Partisan undertones to St. Pete mayoral race - FOX 13 News

Partisan undertones to St. Pete mayoral race

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St. Petersburg's municipal elections are non-partisan. Both candidates for mayor philosophically agree with that approach.

"There's no red or blue, or Republican or Democrat, in filling a pot hole or dispatching police, fire, EMS, cutting a park, building a rec center," incumbent Bill Foster told FOX 13 News. "You can't get into this partisan bickering, we can't shut down the city of St. Petersburg."

While Foster referred to the current budget showdown in Washington, challenger Rick Kriseman recalled his days as a Democratic lawmaker in Republican state legislature.

"In Tallahassee, it's destroying government and that is the nice thing about local government, is that it is not partisan," Kriseman said.

Yet both candidates are now receiving support from their respective political parties. Foster claims Kriseman started it.

"Looking at his campaign treasurer's reports it became very clear that this was a number one priority of his state party -- the mayor's race of St. Petersburg," Foster alleged. "So, I think it was inevitable that my party came in to assist."

Last week, Foster made his first appearance before the Florida cabinet in Tallahassee, speaking about the impacts of the flood insurance crisis. Tuesday, he shared a microphone with Republican Governor Rick Scott at a Clearwater rally on the same subject. As for cash contributions, "I do think that some assistance is on the way, and rightfully so," Foster said.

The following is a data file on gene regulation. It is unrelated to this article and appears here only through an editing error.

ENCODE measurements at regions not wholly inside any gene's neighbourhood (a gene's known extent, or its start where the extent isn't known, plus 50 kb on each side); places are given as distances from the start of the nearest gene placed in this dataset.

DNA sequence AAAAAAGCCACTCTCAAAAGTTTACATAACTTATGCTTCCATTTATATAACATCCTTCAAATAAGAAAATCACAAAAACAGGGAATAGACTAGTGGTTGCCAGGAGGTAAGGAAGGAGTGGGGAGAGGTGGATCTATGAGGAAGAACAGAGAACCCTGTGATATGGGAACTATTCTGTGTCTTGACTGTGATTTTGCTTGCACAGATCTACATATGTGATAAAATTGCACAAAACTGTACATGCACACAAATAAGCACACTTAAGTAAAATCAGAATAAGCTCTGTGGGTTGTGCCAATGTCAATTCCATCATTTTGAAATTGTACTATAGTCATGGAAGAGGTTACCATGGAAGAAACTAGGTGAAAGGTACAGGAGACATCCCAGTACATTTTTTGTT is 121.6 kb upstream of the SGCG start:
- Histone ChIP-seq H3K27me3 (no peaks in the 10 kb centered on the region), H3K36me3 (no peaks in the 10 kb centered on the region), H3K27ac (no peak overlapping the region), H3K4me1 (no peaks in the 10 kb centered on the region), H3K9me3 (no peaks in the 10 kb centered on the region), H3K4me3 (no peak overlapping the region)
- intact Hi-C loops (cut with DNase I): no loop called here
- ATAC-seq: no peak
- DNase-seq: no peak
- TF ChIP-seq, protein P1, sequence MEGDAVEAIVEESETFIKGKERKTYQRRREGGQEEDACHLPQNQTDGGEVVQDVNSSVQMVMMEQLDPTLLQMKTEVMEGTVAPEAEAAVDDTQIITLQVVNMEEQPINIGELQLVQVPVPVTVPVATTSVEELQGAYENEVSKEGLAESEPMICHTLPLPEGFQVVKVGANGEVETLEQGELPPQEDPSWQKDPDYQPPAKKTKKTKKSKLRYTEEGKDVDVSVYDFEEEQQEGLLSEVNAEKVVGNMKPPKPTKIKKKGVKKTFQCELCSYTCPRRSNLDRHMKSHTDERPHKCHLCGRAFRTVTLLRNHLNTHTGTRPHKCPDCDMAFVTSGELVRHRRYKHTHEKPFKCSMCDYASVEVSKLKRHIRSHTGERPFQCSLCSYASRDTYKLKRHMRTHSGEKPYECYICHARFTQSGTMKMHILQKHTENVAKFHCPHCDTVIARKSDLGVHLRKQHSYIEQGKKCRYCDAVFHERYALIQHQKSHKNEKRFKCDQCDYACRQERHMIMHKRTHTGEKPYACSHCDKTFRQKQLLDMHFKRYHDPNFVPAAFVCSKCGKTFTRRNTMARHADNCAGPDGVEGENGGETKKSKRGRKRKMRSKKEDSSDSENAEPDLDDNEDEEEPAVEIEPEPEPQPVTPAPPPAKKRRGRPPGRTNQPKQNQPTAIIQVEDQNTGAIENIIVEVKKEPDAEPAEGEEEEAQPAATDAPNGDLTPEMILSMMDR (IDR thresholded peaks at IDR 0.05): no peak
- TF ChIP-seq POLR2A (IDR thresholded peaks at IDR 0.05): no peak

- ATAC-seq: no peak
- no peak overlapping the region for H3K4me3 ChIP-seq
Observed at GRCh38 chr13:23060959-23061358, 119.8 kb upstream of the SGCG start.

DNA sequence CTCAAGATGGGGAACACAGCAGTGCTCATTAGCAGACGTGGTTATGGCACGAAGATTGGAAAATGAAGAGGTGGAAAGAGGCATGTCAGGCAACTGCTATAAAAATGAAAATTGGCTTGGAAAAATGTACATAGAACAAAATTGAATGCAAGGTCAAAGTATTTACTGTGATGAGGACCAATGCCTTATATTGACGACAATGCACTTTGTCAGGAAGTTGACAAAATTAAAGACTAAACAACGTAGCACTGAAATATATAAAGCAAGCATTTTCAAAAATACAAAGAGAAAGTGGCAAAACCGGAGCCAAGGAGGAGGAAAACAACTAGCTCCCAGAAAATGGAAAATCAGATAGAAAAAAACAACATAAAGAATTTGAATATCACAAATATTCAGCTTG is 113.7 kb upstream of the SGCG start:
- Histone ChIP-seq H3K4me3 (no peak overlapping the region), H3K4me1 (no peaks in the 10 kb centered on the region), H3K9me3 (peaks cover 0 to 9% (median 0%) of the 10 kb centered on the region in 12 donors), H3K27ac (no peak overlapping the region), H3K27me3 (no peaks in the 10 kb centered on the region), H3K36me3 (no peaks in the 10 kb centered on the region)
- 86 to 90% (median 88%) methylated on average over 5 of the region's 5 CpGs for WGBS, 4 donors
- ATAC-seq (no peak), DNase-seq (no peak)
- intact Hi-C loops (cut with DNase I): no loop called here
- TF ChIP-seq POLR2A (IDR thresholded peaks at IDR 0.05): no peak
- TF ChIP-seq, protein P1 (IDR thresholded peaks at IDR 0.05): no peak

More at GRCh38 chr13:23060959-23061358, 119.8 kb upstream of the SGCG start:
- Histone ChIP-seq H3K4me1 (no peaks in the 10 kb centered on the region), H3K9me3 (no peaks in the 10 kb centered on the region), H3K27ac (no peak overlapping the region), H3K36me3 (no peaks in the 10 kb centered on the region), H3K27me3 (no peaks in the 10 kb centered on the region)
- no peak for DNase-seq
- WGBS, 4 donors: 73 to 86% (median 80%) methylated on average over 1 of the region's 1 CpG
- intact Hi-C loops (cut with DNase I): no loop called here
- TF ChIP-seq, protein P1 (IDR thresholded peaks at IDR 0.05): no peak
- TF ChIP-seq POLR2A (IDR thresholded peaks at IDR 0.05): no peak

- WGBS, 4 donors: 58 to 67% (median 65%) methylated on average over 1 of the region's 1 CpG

Kriseman disavows the influence of party politics, claiming " I've got elected officials, Republicans and Democrats that are both supporting me."

He also pointed out none of his campaign advertisements refer to his partisan background.

"The voters in St. Pete, they don't care what party you are," Kriseman said, minutes after unveiling his detailed plan for managing the city. "They only care what you want to do to make the community better."

Foster suspected partisan politics are now a permanent part of the local political races.

"I think it's going to be the norm for municipal elections going forward," Foster said, accusing the Democratic party of using local government "... as a great minor league or farm system for higher office."

Election day is still a month away, but mail-in ballots went out this week. In the August primary, more than half of the votes cast were by mail.

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